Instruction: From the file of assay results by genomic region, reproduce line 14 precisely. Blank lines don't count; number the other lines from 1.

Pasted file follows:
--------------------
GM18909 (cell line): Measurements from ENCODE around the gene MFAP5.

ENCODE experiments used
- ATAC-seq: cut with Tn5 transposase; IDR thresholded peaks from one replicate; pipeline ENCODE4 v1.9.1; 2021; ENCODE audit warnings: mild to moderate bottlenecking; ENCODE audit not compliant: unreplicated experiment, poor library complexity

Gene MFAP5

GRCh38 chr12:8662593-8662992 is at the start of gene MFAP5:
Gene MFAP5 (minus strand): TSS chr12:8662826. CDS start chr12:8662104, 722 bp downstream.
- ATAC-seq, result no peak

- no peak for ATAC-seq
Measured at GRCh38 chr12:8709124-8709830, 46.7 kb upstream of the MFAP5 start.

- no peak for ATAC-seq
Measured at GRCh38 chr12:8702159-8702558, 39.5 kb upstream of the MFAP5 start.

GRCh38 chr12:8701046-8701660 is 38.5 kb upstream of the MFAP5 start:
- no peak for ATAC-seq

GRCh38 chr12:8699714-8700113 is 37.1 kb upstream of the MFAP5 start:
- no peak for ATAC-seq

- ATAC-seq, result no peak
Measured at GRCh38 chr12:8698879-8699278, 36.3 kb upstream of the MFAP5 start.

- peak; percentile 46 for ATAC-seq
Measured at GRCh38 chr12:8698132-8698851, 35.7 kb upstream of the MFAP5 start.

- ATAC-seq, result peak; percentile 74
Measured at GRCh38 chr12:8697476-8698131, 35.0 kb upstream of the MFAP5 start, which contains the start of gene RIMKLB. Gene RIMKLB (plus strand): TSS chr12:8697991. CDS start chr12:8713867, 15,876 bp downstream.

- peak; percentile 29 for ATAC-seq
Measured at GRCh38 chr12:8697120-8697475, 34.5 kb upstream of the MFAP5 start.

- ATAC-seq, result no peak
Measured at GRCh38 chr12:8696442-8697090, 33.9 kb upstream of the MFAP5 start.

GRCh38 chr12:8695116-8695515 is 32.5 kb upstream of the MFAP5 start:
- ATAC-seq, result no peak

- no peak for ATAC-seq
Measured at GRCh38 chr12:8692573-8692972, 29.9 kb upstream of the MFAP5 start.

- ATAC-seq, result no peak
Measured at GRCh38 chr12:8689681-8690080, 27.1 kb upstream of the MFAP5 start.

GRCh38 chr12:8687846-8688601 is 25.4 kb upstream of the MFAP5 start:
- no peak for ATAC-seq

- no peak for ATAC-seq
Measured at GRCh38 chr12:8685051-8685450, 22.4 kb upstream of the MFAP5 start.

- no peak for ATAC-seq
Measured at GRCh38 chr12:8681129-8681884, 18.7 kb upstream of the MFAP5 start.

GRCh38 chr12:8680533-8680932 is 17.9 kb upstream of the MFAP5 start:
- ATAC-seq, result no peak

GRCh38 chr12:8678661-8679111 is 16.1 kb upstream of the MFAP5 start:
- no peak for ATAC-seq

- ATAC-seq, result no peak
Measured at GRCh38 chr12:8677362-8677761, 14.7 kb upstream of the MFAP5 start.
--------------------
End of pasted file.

GRCh38 chr12:8699714-8700113 is 37.1 kb upstream of the MFAP5 start: